Eleanor Close 1970 (60 flats); Queen Anne's Close 1982 (9 houses); Cromwell Place 2003 (6 new houses and conversion of the original Victorian house into 8 flats).

Segrave Close: Planning application for 7 two-storey houses (with garages) was made in 1964, and the Close was developed in 1965. Post code BN7 1DA

Sackville Close was eventually developed within grounds belonging to the Lewes High School. The history of planning applications goes back to the 1960s. An appication for 3 pairs of semi-detached house with garages, was eventually approved in 1964. Post code BN7 1BS

Eleanor Close:
In 1968 an outline plan was submitted for 16 houses and garages. The plan was refused. In 1969 an outline application was submitted for demolition of the existing house [Lindholme, 15 King Henry's Road] and erection of two blocks of flats. This decision was approved. In 1970 the final plan for 12 two bedroom flats, 36 one bedroom flats, 12 bedsit flats, 41 covered parking spaces, 19 open parking spaces & 12 visitors parking spaces was approved. Post code BN7 1DD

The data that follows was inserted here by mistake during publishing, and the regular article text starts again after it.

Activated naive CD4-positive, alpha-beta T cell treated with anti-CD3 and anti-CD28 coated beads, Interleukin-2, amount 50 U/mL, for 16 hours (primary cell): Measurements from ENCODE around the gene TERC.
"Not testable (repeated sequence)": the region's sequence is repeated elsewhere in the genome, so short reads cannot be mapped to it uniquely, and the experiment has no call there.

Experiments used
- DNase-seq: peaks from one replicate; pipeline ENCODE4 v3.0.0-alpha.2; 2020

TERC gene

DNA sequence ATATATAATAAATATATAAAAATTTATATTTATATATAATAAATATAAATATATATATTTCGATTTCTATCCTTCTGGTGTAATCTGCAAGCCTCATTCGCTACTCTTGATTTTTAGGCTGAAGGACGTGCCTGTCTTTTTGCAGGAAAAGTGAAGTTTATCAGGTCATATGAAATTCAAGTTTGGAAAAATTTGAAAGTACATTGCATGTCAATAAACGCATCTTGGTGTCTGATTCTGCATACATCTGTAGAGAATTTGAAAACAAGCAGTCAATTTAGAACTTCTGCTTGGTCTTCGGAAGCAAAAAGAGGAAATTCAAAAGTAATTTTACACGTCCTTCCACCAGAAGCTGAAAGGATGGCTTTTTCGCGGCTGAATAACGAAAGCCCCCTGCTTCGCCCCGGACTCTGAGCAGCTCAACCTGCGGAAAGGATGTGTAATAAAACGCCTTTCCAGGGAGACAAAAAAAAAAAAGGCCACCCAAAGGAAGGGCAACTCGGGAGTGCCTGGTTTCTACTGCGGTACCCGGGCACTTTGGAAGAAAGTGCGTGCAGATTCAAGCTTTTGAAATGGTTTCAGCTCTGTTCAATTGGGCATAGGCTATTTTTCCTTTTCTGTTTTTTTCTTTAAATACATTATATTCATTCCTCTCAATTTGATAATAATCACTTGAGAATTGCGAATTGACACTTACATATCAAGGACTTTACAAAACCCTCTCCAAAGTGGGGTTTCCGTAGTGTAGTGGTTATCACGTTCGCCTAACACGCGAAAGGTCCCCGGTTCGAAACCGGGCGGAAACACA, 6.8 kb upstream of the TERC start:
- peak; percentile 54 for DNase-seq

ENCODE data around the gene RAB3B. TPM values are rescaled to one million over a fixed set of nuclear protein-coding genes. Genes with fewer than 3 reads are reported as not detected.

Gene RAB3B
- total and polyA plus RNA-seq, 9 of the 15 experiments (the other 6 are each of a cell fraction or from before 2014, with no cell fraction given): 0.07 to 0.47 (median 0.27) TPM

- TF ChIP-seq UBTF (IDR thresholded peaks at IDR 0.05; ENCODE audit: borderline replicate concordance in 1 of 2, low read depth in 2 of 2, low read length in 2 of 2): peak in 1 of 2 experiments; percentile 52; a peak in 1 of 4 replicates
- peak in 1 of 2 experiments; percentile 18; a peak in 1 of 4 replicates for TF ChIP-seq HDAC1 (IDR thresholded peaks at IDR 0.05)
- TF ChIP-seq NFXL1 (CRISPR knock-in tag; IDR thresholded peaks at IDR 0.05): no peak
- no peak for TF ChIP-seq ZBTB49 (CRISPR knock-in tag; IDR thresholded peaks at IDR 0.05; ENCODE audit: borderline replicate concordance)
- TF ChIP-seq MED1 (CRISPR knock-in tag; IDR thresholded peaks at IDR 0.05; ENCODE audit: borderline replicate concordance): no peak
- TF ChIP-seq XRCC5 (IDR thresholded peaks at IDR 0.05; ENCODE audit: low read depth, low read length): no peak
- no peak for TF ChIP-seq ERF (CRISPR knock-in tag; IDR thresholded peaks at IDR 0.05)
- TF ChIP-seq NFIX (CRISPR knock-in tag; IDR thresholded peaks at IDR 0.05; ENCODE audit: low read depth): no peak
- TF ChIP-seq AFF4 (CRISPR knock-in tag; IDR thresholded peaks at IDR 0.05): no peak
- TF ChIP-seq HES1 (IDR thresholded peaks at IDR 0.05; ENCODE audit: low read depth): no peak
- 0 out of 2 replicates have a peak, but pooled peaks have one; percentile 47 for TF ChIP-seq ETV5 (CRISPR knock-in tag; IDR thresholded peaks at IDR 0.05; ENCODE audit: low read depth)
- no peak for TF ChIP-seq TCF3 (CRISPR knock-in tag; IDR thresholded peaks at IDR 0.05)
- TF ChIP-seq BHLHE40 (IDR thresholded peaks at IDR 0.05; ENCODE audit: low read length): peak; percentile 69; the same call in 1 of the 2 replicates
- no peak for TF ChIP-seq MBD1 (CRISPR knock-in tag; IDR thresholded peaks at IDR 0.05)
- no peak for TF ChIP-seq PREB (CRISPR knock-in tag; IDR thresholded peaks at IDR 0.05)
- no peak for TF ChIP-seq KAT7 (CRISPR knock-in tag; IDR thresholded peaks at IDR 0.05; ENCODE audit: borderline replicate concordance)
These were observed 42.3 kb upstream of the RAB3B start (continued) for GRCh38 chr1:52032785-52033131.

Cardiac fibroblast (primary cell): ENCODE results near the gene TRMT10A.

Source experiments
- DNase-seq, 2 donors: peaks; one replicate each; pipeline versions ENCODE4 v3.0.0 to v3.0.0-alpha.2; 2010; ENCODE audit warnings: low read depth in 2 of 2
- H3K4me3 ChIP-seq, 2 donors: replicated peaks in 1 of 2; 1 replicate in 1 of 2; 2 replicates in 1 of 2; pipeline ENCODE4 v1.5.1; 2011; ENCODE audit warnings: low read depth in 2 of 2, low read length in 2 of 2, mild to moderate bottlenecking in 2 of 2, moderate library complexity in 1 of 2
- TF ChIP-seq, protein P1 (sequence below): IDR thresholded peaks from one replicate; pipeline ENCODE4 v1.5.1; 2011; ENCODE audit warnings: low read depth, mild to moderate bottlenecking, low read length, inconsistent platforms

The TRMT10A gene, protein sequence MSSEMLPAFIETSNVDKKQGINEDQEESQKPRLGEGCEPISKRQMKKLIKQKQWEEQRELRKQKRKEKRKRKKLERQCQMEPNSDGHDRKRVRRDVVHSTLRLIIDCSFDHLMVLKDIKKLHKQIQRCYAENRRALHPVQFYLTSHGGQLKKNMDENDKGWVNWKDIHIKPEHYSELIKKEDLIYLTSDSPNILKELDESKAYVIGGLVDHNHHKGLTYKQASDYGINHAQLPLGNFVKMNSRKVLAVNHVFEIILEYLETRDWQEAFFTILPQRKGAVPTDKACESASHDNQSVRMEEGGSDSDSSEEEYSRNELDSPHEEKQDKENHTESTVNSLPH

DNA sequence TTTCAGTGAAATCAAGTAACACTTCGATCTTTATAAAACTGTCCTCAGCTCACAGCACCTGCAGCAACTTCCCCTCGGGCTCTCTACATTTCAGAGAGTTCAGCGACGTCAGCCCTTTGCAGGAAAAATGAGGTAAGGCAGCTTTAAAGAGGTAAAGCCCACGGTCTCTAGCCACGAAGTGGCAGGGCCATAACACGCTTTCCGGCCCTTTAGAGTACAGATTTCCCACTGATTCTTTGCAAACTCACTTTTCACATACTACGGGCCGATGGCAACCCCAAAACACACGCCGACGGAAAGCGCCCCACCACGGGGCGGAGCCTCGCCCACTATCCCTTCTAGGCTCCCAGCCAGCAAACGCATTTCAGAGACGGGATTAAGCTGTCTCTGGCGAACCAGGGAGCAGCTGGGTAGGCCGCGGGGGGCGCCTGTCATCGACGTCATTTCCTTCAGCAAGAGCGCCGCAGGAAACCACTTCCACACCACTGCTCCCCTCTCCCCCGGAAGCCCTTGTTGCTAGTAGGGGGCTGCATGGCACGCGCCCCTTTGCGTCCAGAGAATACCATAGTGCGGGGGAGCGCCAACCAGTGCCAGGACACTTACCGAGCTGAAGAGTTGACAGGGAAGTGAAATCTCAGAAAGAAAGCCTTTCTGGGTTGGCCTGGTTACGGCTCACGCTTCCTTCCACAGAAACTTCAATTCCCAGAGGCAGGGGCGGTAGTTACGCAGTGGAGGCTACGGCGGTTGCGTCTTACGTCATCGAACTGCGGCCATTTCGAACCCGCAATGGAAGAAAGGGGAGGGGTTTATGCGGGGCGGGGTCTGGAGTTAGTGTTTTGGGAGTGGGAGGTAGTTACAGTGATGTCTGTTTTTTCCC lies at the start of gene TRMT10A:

Queen Anne's Close: developed c1982 on the site of "The Lodge" otherwise 1 King Henry's Road. 9 detached houses with garages. Post code BN7 1BQ.

For a summary of the previous unsuccessful planning applications for this site, please go to
1 King Henry's Road

24 King Henry's Road: (otherwise Cromwell Place) An application was received in 2001 for: Change of use and conversion of offices [formerly East Sussex Fire Brigade Offices from 1980] to form eight flats, including an extension, demolition of single story buildings & erection of six dwellings & associated landscaping. Approved 2003.
Post code BN7 1BZ. NB There are 14 dwellings on this site, but no number 13, so the final unit is numbered '15'.